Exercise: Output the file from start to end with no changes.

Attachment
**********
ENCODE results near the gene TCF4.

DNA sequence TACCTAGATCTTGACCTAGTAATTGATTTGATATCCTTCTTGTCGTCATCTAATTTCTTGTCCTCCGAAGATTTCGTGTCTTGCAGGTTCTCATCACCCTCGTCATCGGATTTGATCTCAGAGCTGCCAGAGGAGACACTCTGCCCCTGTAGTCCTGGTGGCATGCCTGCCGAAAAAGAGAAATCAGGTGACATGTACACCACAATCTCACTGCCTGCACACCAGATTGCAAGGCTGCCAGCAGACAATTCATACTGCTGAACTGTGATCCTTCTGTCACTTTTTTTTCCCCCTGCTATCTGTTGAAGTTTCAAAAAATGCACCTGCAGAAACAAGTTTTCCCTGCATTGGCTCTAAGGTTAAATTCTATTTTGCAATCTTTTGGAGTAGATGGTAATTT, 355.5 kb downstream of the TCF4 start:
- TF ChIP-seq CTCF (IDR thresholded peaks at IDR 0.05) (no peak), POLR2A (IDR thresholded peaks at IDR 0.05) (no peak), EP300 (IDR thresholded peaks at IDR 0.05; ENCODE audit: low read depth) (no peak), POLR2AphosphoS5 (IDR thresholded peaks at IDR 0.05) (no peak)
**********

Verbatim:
ENCODE results near the gene TCF4.

DNA sequence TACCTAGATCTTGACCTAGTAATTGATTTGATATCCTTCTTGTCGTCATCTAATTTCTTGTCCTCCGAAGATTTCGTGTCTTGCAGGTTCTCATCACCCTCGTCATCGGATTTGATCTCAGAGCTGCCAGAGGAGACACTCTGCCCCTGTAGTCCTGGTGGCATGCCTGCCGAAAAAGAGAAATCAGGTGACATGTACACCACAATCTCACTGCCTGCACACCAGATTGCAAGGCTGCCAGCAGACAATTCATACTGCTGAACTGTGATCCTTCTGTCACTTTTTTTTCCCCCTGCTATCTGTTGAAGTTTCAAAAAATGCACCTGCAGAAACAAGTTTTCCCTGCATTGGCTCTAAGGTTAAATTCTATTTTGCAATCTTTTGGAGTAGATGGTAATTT, 355.5 kb downstream of the TCF4 start:
- TF ChIP-seq CTCF (IDR thresholded peaks at IDR 0.05) (no peak), POLR2A (IDR thresholded peaks at IDR 0.05) (no peak), EP300 (IDR thresholded peaks at IDR 0.05; ENCODE audit: low read depth) (no peak), POLR2AphosphoS5 (IDR thresholded peaks at IDR 0.05) (no peak)